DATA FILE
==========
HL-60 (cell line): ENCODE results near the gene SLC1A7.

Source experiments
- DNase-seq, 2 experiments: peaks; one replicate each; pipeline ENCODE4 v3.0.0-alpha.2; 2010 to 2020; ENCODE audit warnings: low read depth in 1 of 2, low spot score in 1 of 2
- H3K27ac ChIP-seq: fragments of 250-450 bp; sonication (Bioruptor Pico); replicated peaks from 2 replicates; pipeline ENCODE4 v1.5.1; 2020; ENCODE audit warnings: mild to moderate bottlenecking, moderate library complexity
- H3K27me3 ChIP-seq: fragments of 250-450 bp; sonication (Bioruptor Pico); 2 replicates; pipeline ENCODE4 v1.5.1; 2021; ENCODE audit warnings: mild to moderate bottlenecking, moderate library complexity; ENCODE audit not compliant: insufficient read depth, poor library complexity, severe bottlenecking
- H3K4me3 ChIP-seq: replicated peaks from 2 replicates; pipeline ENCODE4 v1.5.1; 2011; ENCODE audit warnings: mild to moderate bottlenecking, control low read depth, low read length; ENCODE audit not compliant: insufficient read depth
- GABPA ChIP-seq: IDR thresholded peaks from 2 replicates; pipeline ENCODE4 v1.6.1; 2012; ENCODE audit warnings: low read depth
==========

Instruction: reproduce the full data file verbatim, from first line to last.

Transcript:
HL-60 (cell line): ENCODE results near the gene SLC1A7.

Source experiments
- DNase-seq, 2 experiments: peaks; one replicate each; pipeline ENCODE4 v3.0.0-alpha.2; 2010 to 2020; ENCODE audit warnings: low read depth in 1 of 2, low spot score in 1 of 2
- H3K27ac ChIP-seq: fragments of 250-450 bp; sonication (Bioruptor Pico); replicated peaks from 2 replicates; pipeline ENCODE4 v1.5.1; 2020; ENCODE audit warnings: mild to moderate bottlenecking, moderate library complexity
- H3K27me3 ChIP-seq: fragments of 250-450 bp; sonication (Bioruptor Pico); 2 replicates; pipeline ENCODE4 v1.5.1; 2021; ENCODE audit warnings: mild to moderate bottlenecking, moderate library complexity; ENCODE audit not compliant: insufficient read depth, poor library complexity, severe bottlenecking
- H3K4me3 ChIP-seq: replicated peaks from 2 replicates; pipeline ENCODE4 v1.5.1; 2011; ENCODE audit warnings: mild to moderate bottlenecking, control low read depth, low read length; ENCODE audit not compliant: insufficient read depth
- GABPA ChIP-seq: IDR thresholded peaks from 2 replicates; pipeline ENCODE4 v1.6.1; 2012; ENCODE audit warnings: low read depth